Mysterious record store clerk (Photo by Sergio Bastidas/Brooks Institute, ©2008)

Another significant difference between record stores and dispensaries is that music products are generally less expensive than cannabis products. A music customer can find a desired used compact disc or elpee for, say, five dollars, but a dispensary customer generally has to spend more than that on each visit. Theoretically, a cannabis customer could buy a gram of flower for something close to five dollars, but whereas that elpee or compact disc can be played over and over, the gram is only going to last a day or two in most cases. In short, it is more expensive to patronize a dispensary than a record store, making it all the more challenging for a prospective budtender to be there to familiarize himself with a prospective dispensary/employer. Making matters more difficult, sales tax on cannabis is roughly three times more than the tax on records and compact discs. The economic challenges facing inexperienced would be budtenders clearly impedes the ability to compete for dispensary work.

Marijuana buds in glass jars on wooden background (photo: Leafly)

The growth of the cannabis industry is the result of individual cannabis businesses across the board becoming successful and expanding production and marketing operations to meet demand and increase sales. Consequently, there are many marijuana-related jobs listed that don’t require any cannabis industry experience at all, because they are corporate positions. The corporate cannabis listings include VPs, Operations, Product and Social Media Managers, Sterile Processing and Lab Techs, Sales Reps, Accountants, and the list goes on. All of these require either a corporate background or technical skill irrespective of any affinity for cannabis, no matter how passionate. My desire to work in the cannabis industry is fueled in large part by a desire for a decidedly non-corporate experience. Budtenders in almost all cases aren’t corporate, and the position, itself, is wholly unique to the cannabis industry. Marijuana and marijuana products are a budtender’s focus, leaving him free of corporate considerations, departmental budgets or production chain issues. And while corporate and technical jobs generally restrict employees to office interiors and cubicle walls, laboratories, and greenhouses, budtenders man the front lines engaging the public, meeting new and likeminded people, exchanging ideas and information and sharing a passion for cannabis.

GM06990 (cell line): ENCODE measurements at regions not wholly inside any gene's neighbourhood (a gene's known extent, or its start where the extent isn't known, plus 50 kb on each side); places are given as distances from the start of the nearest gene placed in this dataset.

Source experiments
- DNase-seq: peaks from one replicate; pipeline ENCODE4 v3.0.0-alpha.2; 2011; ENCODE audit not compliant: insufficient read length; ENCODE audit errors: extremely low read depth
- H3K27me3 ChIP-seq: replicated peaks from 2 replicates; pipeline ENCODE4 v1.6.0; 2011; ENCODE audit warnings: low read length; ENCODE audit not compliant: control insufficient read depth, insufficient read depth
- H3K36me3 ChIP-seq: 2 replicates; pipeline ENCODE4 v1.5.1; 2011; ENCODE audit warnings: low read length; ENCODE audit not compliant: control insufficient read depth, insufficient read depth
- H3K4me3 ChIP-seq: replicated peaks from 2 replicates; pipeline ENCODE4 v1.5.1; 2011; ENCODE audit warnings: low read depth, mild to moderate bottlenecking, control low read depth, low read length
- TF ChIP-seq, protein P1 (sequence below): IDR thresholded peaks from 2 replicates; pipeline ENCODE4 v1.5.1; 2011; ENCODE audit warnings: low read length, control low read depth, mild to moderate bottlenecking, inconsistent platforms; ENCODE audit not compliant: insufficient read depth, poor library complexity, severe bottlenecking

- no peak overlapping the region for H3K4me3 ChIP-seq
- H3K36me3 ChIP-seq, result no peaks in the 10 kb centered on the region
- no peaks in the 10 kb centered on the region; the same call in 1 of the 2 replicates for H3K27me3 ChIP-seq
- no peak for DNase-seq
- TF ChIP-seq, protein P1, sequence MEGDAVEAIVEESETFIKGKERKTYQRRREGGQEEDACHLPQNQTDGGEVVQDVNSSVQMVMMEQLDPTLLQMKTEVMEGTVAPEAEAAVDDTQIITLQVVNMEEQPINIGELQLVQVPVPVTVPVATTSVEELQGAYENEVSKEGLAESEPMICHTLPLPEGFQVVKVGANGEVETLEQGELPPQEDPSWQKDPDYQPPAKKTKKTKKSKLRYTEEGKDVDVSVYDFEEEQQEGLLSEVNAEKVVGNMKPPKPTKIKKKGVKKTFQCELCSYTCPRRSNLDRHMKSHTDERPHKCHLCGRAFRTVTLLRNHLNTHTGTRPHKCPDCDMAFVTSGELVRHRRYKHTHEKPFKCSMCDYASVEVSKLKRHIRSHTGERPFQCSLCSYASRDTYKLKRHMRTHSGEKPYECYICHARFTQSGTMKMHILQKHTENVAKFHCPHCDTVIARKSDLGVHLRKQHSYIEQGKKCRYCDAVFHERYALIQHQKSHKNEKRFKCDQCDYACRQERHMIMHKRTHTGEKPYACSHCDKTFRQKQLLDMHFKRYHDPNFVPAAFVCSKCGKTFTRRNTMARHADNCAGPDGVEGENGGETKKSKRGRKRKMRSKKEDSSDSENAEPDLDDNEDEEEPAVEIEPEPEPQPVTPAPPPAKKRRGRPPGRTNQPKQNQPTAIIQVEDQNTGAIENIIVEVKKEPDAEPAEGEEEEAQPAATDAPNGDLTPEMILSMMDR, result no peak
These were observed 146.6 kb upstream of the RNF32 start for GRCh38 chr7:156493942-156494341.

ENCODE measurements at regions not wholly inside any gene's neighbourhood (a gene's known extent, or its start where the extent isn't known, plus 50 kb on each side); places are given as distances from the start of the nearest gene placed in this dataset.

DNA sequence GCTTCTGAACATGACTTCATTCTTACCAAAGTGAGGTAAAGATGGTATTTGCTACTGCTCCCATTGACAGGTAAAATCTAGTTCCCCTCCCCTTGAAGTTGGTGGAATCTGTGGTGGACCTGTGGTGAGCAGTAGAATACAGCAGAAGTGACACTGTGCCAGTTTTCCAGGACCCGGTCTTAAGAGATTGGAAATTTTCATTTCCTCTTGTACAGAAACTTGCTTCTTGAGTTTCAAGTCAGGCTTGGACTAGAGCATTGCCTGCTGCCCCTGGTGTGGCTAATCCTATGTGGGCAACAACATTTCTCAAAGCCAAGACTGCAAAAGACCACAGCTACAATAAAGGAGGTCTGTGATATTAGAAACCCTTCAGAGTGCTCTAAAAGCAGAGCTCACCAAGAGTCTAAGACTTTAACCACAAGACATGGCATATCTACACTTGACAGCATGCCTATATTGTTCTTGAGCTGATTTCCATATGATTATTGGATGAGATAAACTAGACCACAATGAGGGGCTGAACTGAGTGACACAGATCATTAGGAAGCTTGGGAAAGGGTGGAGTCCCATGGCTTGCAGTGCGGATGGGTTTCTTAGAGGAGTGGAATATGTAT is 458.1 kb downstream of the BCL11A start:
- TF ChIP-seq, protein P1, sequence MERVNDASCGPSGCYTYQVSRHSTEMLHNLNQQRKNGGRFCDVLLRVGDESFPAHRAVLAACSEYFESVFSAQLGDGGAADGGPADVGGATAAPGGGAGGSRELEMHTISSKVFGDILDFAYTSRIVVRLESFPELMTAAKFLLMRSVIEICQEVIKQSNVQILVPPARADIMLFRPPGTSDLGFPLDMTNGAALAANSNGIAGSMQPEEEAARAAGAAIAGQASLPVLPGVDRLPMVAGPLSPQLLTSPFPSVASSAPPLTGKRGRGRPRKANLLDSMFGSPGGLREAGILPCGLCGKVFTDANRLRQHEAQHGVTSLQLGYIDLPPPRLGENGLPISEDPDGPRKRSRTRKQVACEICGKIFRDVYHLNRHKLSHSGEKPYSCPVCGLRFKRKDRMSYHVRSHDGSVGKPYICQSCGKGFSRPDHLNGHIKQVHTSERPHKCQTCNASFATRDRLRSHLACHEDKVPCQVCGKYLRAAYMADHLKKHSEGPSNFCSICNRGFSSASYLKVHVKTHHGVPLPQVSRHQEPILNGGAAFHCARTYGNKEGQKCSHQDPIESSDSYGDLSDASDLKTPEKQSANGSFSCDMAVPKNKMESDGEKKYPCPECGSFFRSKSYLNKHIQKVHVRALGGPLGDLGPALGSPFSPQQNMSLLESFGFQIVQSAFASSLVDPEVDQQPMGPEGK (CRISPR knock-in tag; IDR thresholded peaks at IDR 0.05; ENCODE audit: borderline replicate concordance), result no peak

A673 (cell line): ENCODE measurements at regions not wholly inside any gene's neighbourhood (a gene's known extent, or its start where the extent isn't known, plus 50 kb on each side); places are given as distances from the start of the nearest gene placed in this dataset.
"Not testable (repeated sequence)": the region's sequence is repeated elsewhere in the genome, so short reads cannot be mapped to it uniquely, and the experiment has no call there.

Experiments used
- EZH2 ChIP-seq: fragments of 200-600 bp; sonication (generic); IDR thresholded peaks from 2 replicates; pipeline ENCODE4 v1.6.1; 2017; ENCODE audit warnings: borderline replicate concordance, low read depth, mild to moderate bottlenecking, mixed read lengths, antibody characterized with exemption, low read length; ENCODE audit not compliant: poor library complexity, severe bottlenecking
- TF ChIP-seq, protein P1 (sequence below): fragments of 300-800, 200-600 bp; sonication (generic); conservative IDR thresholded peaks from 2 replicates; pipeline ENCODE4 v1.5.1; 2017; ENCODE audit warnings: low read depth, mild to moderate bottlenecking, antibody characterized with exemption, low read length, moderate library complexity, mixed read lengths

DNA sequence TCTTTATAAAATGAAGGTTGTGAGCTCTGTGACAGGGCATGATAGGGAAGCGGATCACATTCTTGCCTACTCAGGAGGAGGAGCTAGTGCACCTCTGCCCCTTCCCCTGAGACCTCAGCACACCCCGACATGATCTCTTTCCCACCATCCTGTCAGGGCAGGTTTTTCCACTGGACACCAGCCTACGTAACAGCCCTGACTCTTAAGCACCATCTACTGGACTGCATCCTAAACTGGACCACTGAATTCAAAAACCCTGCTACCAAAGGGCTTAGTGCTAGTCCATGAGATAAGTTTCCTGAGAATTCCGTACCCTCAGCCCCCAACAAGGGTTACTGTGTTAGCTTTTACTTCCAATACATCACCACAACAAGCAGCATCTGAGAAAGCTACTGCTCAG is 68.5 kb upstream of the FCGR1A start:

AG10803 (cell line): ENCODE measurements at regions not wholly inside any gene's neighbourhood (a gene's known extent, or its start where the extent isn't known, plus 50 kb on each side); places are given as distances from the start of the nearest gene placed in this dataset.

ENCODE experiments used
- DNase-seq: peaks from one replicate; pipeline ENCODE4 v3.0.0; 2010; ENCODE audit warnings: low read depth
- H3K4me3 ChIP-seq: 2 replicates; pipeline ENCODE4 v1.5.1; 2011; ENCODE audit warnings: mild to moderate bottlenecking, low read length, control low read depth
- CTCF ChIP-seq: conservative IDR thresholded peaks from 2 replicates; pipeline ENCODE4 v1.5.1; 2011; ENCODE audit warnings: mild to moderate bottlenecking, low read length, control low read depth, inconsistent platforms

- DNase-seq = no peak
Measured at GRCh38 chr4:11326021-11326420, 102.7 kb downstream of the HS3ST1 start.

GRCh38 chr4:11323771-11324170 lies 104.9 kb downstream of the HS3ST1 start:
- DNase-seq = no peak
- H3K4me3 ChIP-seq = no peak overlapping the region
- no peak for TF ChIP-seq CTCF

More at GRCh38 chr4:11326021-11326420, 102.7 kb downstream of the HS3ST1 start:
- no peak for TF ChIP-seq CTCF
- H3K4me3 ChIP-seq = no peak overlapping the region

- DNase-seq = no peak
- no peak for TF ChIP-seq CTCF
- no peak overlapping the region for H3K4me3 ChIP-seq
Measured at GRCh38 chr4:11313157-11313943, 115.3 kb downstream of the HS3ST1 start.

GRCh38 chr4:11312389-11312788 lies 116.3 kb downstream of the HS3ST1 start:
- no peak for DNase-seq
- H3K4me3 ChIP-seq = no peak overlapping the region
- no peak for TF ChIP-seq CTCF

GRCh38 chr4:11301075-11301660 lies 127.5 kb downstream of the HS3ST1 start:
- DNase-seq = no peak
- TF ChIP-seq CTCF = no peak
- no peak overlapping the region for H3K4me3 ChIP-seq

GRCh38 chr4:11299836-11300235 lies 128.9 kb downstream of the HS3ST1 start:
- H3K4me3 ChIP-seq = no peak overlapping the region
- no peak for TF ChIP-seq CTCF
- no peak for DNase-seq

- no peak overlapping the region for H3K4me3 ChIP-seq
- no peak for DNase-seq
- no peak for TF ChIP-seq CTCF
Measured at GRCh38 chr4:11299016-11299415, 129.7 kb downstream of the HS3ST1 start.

To the north and west of where I live there are several cannabis dispensaries and it isn’t unreasonable to believe I might find a budtender job at one of them. But upon closer look, not all dispensaries are the same. The three storefronts to which I’ve submitted my resume are all successful, legal, well-run shops where any self-respecting cannabis aficionado would eagerly work. It is more than reasonable to believe that competition for budtender positions at these outlets is high, and that candidates with experience or official cannabis education or with friends on staff have the greatest likelihood of being hired. But these are three of at least ten, if not more, local dispensaries. What of the others? There are a few legal, compliant local dispensaries that I’ve yet to patronize, but I’ve avoided them thus far due to high prices. Other local dispensaries are black market or quasi-legal at best and incompatible with my approach to cannabis.

(photo: stonerdays)

For now, I’m left to continue experiencing what I can of the cannabis industry, writing, editing and publishing my thoughtful observations here at Swedish Flying Saucer. I’m happy to continue in this manner for now while seeking out opportunities to enrich my understanding of the cannabis industry and working towards my desired goal. In this manner, I will advance my marijuana industry “experience” even though technically only a layperson. I’m a few years older than most budtenders I encounter, and it is easy to see how a younger person might have an easier time establishing friendships with budtenders that might lead to a job. But folks of all ages consume cannabis for medical or recreational reasons and of them, there are those who prefer an older budtender. I’ve also noticed that a majority of budtenders I engage are female, which has me wondering if that is the norm and another hurdle I must clear in my pursuit of a dispensary job. Ultimately it is inconsequential because I am patient and determined to achieve what I’ve set out to accomplish. I have abundant confidence that as the cannabis industry continues to grow, it will carve out a budtender opportunity for me, your faithful scribe. Once that happens, I look forward to seeing you on the other side of the counter!